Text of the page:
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I get an object oData (classed as an iterable object) in python via some blackbox function:

oData = someFunction()

When I do this:

HttpResponse( oData )

I get:

{'A':0.0, 'B':1.0, 'C':1.0 }

I can't do

HttpResponse( type(oData) ) 

I just get a 500 server error. Why is this not just a string? How do I get this to output the info I need? Anyway that is secondary.

Ultimately what I want to do is have oData as a dictionary object so I can add one element to it like so:

{ 'A':0.0, 'B':1.0, 'C':1.0, 'New':'myValue' }

How do I do that?

----- Edit: just to clarify some things... (and also omitted some irrelevant info above)

oData is indeed an immutable object with a definition for an __iter__() method. The answer I seek would probably involve cloning its data somehow so that I can append to it. I've tried this with no luck

oCopy = ( i for i in oData )

In PHP I would simply gather the key-value pairs and store them into an associative array.

share|improve this question
If you don't understand how the language works, learn. Don't blame the language. – Blender Mar 8 '13 at 0:44
What do oData, type(oData) and list(oData) look like? – Blender Mar 8 '13 at 0:46
Awesome. Thanks for the advice. So please teach me. – Octopus Mar 8 '13 at 0:47
@ Blender, I can't print them directly. It is running inside a Django web server. But Print and HttpResponse ought to have the same behaviour, imo. – Octopus Mar 8 '13 at 0:47
@Octopus If you wanted to inspect the result of type(oData) you need to either use the str(...) method to get a string representation of the object, or access the .__name__ property to get the type name. – Aren Mar 8 '13 at 0:52

When you call type(oData), you get - unsurprisingly - a type object, which is not iterable (what would that even mean?).

You want a string representation of that object. Use str for that:

HttpResponse( str(type(oData)) ) 

will get you the name of the type, and

oData['New'] = 'myValue'
HttpResponse( str(oData) )

will return something like

{ 'A':0.0, 'B':1.0, 'C':1.0, 'New':'myValue' }
share|improve this answer
str(type(oData)) gave me some info i wanted. my question though, is how to i transform the iterable oData at the beginning to the one at the end? – Octopus Mar 8 '13 at 0:55
Sorry, what exactly do you mean with beginning and end? If oData is not a dict, you must either consult its documentation on how to assign values, or call dict(oData) to create a dict from oDatas contents. – phihag Mar 8 '13 at 1:26
oData is actually a set of data as retrieved from a database. in this case it is a single row with three columns. when I go dict(oData) I get: "dictionary update sequence element #0 has length 3; 2 is required", but yes, all i want to do isconvert it to a dictionary so i can append to it as i would to a dictionary. – Octopus Mar 8 '13 at 1:34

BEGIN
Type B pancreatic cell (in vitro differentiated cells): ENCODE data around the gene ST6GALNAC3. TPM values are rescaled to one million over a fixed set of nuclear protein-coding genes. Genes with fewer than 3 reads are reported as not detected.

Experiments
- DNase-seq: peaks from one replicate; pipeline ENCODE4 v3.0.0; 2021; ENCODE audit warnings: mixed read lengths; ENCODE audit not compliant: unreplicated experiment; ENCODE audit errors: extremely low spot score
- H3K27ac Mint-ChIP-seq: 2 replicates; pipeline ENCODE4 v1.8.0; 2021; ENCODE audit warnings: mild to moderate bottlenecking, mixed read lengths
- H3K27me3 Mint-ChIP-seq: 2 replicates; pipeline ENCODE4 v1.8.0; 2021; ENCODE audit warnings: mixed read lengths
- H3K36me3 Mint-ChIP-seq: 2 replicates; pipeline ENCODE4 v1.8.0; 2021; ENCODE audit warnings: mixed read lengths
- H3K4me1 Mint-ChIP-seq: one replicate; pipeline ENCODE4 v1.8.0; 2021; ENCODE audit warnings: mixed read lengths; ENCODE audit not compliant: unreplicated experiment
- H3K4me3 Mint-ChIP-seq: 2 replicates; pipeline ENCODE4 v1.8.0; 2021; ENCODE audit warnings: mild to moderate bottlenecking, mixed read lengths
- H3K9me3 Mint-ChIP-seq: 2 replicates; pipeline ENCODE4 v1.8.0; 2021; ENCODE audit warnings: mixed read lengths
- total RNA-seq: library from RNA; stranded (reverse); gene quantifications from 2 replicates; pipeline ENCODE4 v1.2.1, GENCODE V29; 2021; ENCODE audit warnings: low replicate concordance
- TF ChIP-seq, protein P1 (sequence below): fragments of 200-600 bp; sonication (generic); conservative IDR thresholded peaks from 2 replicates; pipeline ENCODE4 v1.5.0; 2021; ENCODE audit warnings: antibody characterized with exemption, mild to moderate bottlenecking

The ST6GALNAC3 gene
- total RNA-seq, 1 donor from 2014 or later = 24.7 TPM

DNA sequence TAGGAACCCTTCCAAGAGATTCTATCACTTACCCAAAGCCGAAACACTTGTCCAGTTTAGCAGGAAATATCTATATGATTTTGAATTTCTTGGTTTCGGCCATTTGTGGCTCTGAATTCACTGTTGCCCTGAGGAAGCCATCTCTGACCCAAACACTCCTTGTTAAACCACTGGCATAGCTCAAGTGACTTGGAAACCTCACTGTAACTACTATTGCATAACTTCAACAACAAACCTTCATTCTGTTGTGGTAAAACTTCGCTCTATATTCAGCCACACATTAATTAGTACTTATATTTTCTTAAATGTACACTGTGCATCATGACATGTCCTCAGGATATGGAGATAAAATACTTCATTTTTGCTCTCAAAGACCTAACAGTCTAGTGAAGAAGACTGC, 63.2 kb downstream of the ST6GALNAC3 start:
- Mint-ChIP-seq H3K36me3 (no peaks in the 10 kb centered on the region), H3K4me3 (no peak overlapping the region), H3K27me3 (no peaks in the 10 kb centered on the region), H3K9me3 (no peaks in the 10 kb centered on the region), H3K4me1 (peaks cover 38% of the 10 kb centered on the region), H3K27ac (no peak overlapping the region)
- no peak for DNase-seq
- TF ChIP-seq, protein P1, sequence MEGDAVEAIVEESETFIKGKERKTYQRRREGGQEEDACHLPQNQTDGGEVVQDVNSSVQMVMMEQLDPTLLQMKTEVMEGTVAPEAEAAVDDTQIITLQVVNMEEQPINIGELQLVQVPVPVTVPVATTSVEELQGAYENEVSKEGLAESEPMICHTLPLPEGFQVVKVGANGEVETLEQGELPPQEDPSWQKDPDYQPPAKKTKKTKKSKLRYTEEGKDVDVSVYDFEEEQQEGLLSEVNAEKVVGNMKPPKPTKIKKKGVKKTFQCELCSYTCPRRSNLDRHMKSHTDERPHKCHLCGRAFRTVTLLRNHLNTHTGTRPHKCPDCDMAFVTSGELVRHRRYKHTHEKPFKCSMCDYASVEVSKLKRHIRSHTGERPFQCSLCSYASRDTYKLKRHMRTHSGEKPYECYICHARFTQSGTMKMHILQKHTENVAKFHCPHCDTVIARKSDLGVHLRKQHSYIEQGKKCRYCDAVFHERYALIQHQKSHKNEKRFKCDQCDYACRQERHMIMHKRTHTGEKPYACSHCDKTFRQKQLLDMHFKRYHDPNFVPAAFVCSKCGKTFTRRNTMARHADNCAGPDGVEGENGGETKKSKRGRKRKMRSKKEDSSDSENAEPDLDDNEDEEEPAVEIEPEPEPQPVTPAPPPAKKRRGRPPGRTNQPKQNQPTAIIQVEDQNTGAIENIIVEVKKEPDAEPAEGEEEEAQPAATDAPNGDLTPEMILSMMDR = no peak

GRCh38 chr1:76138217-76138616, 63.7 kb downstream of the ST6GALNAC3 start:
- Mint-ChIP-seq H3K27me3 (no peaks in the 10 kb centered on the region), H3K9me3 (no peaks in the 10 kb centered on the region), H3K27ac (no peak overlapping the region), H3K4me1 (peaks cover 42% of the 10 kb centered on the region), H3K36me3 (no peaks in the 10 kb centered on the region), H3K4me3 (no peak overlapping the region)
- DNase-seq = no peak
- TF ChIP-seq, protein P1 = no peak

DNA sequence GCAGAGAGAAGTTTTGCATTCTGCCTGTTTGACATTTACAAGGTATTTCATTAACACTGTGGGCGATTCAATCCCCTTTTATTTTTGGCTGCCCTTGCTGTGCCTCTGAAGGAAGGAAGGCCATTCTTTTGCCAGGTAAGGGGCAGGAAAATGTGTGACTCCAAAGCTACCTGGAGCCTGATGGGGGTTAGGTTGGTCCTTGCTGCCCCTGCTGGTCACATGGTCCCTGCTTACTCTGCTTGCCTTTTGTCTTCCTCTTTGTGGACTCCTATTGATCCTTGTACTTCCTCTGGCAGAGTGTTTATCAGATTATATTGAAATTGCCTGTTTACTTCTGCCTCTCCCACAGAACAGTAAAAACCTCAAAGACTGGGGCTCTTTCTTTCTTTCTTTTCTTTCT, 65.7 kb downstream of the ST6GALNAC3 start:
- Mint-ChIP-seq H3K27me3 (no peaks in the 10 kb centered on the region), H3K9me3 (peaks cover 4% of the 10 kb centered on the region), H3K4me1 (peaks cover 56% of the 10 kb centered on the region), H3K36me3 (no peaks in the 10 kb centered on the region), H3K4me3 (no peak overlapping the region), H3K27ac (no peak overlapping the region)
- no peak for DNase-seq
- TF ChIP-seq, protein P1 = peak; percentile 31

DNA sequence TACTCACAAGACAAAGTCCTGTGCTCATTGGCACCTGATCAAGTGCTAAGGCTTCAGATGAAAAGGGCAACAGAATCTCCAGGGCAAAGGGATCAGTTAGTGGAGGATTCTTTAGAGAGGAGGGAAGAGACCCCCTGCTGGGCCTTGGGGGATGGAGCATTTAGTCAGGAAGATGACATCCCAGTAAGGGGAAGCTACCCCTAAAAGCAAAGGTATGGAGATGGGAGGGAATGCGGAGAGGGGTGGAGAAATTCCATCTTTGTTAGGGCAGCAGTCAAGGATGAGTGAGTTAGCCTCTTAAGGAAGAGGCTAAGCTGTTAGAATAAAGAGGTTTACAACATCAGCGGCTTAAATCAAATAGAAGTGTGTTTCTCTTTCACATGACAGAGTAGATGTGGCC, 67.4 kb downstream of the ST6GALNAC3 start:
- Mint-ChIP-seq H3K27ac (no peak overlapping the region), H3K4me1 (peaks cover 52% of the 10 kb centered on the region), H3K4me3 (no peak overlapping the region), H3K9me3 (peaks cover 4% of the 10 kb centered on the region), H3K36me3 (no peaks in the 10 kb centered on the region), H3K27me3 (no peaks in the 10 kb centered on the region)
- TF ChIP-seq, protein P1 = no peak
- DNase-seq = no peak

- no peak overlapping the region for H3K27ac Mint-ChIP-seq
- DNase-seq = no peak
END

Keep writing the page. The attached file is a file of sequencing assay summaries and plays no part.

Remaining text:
@Octopus Well, can you show us the code or documentation to whatever is generating that set? dict supports a set of tuples, but it looks like that class is something else. – phihag Mar 8 '13 at 1:40

Based on your comment on another answer, I'm betting oData is a list of namedtuples and that HttpResponse is doing some kind of magic to convert it to the result you see. Observe this demonstration, which gives the same error you mentioned:

>>> from collections import namedtuple
>>> X = namedtuple('X', ['A', 'B', 'C'])
>>> x = X(1,2,3)
>>> dict([x])
Traceback (most recent call last):
  File "<stdin>", line 1, in <module>
ValueError: dictionary update sequence element #0 has length 3; 2 is required

That would explain why you can't modify it. Tuples, named or any other kind, are immutable.

The simplest way I can think of to convert it to a dict is to make use of vars

>>> dict(vars(x))
{'A': 1, 'C': 3, 'B': 2}

Since someFunction returns an iterable, you'll need to iterate over each element to turn all rows into dicts:

oDataDicts = [dict(vars(r)) for r in oData]

You could try to extract the first element instead if you expect 1, but that would mean more code handling the case when there's not 1.

Normally, calling vars returns a dict, but for namedtuple, it seems to return an OrderedDict. If the OrderedDict doesn't bother you, you can leave off the extra call to dict.

Additionally, I would highly recommend you be a bit more explicit about the output you want to include in your response. Relying on HttpResponse's behavior will probably make it more difficult to remember what the code is supposed to do later on. If you want to send a JSON response, explicitly converting it to JSON would be a good idea.

share|improve this answer
@Octopus My answer has undergone several revisions. Think I figured out your problem, but I wanted to make sure you got notified in case you looked at an older version. – jpmc26 Mar 8 '13 at 2:25
@jpmc, I think the magic is not in the HttpResponse method but in the oData object's implementation of an iter function. I have editted the answer somewhat to hopefully make my situation more understandable. I will try dict(vars(oData)) tomorrow from work. It might be the answer I am after. – Octopus Mar 8 '13 at 7:14
That could be the case, but I think it's more likely that the magic is in the definition of the objects contained in the iterable. – jpmc26 Mar 8 '13 at 19:07
I feel like an idiot. If they're named tuples, they can't have that kind of logic. – jpmc26 Mar 13 '13 at 2:01

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